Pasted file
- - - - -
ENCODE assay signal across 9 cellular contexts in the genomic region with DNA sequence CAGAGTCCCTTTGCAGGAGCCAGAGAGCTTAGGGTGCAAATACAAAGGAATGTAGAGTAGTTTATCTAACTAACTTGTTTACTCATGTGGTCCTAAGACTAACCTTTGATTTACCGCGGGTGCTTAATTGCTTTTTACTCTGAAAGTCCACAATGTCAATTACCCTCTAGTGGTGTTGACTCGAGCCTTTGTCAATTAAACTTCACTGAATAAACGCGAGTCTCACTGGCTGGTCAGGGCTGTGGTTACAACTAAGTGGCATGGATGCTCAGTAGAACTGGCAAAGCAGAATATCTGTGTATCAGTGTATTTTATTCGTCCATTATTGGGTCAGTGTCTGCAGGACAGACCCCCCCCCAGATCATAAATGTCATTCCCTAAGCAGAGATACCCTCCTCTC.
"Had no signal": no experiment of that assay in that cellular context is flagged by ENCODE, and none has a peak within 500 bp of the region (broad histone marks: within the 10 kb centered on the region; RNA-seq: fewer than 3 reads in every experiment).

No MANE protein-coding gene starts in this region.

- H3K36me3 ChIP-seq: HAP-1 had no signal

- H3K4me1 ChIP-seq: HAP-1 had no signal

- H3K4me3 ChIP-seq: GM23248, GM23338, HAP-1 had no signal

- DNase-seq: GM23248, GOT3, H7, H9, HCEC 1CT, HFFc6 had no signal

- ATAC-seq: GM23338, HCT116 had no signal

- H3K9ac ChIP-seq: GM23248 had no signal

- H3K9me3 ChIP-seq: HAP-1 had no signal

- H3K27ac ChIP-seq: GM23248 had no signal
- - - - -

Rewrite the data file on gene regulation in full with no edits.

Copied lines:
ENCODE assay signal across 9 cellular contexts in the genomic region with DNA sequence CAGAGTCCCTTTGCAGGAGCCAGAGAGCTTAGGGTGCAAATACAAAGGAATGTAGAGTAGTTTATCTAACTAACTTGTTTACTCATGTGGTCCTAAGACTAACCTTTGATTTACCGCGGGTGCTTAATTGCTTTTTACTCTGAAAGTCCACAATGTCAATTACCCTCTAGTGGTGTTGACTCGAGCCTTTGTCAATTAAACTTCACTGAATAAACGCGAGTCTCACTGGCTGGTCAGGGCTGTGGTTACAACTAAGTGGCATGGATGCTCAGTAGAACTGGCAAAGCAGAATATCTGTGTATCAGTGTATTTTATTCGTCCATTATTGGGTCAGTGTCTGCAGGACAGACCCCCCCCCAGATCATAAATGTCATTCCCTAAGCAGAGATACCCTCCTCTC.
"Had no signal": no experiment of that assay in that cellular context is flagged by ENCODE, and none has a peak within 500 bp of the region (broad histone marks: within the 10 kb centered on the region; RNA-seq: fewer than 3 reads in every experiment).

No MANE protein-coding gene starts in this region.

- H3K36me3 ChIP-seq: HAP-1 had no signal

- H3K4me1 ChIP-seq: HAP-1 had no signal

- H3K4me3 ChIP-seq: GM23248, GM23338, HAP-1 had no signal

- DNase-seq: GM23248, GOT3, H7, H9, HCEC 1CT, HFFc6 had no signal

- ATAC-seq: GM23338, HCT116 had no signal

- H3K9ac ChIP-seq: GM23248 had no signal

- H3K9me3 ChIP-seq: HAP-1 had no signal

- H3K27ac ChIP-seq: GM23248 had no signal